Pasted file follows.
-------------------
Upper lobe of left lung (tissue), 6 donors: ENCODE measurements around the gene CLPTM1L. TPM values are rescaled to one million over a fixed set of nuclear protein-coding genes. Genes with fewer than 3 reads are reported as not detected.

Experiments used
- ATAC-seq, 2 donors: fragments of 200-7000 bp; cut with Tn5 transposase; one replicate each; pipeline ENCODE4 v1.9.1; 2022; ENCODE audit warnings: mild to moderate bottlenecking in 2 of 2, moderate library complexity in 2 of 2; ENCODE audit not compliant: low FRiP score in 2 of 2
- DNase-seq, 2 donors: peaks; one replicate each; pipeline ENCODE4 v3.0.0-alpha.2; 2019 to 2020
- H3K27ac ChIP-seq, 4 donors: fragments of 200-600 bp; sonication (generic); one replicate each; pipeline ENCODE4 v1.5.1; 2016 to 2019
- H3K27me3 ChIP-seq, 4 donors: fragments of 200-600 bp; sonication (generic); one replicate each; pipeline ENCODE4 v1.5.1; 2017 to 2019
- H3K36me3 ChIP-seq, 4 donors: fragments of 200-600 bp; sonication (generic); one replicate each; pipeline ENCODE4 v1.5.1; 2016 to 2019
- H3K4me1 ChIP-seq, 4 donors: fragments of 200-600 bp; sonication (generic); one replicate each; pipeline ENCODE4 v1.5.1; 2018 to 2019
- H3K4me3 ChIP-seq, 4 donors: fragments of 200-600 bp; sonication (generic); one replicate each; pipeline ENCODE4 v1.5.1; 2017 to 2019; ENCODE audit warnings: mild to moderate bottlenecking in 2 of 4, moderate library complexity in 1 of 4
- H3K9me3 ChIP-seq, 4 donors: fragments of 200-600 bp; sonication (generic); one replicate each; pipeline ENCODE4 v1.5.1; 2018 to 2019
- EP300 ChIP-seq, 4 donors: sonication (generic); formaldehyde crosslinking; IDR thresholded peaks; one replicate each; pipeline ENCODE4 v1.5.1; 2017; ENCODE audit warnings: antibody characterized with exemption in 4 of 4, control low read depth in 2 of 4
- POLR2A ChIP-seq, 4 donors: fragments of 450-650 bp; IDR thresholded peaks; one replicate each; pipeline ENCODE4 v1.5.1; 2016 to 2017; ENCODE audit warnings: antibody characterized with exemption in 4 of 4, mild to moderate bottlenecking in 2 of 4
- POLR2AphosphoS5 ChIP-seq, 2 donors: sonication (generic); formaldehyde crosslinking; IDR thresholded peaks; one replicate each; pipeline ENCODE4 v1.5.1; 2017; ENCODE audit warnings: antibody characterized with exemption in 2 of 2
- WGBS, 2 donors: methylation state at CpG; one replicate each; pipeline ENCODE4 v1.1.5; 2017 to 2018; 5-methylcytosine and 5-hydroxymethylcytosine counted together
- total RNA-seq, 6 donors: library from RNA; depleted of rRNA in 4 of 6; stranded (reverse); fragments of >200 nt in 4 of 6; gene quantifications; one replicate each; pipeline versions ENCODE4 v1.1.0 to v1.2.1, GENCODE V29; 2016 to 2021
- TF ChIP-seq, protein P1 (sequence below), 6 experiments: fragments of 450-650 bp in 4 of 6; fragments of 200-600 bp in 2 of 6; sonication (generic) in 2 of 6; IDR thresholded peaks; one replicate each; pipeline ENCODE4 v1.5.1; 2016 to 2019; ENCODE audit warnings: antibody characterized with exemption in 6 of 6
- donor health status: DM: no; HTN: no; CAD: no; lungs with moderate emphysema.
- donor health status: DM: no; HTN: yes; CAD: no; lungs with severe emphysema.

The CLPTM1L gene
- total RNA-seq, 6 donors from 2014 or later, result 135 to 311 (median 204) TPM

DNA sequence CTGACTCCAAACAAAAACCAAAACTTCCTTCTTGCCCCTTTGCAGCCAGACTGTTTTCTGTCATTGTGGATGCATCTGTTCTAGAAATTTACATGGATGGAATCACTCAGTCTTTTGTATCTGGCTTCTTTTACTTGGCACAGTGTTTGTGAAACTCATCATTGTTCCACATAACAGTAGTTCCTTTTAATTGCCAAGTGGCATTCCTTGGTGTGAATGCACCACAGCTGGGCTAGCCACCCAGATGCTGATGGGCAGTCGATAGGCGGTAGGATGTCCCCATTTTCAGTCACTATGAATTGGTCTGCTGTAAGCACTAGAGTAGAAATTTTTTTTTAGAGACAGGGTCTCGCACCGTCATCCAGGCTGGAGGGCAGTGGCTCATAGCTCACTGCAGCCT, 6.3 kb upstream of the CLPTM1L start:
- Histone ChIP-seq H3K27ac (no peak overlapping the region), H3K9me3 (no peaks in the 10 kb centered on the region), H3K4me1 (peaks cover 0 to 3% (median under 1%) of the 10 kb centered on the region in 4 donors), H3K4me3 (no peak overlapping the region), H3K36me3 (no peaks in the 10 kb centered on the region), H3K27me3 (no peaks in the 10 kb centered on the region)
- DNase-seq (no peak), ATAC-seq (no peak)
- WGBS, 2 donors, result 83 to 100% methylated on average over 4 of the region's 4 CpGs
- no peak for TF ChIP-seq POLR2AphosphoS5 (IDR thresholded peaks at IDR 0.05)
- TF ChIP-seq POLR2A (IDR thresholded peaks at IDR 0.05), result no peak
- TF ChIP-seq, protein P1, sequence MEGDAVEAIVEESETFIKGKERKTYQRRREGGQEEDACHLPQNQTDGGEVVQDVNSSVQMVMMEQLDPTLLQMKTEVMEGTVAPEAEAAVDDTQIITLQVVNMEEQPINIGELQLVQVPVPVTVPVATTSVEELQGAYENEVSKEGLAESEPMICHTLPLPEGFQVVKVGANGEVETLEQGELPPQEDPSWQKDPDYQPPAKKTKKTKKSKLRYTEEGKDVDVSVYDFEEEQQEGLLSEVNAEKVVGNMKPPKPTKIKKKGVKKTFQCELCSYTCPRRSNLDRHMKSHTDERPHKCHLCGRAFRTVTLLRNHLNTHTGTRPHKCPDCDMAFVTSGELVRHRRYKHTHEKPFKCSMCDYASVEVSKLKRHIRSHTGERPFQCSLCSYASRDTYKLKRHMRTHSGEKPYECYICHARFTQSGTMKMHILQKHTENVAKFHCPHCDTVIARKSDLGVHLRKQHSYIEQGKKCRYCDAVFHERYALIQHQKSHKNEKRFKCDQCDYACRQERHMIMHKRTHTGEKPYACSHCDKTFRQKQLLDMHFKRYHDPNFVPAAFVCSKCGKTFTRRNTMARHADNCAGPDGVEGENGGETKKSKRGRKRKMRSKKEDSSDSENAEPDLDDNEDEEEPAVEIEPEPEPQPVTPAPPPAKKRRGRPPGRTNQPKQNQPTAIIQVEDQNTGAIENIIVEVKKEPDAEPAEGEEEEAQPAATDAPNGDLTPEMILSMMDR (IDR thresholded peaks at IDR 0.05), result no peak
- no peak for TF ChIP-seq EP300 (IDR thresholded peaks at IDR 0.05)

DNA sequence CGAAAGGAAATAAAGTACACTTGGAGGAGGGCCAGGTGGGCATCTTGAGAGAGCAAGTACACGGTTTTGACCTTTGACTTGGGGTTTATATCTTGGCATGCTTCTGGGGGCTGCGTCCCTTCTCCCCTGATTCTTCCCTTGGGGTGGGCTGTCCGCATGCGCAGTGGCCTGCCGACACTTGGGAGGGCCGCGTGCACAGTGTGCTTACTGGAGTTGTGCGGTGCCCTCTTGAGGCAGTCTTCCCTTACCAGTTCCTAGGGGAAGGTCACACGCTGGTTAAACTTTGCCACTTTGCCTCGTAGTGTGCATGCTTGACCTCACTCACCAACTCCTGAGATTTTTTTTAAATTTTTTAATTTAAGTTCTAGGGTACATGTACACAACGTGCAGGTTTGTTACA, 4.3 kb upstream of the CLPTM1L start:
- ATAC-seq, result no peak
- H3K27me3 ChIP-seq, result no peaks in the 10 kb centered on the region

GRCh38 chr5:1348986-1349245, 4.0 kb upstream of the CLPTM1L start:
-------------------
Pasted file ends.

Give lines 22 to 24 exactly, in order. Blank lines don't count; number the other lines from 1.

- Histone ChIP-seq H3K27ac (no peak overlapping the region), H3K9me3 (no peaks in the 10 kb centered on the region), H3K4me1 (peaks cover 0 to 3% (median under 1%) of the 10 kb centered on the region in 4 donors), H3K4me3 (no peak overlapping the region), H3K36me3 (no peaks in the 10 kb centered on the region), H3K27me3 (no peaks in the 10 kb centered on the region)
- DNase-seq (no peak), ATAC-seq (no peak)
- WGBS, 2 donors, result 83 to 100% methylated on average over 4 of the region's 4 CpGs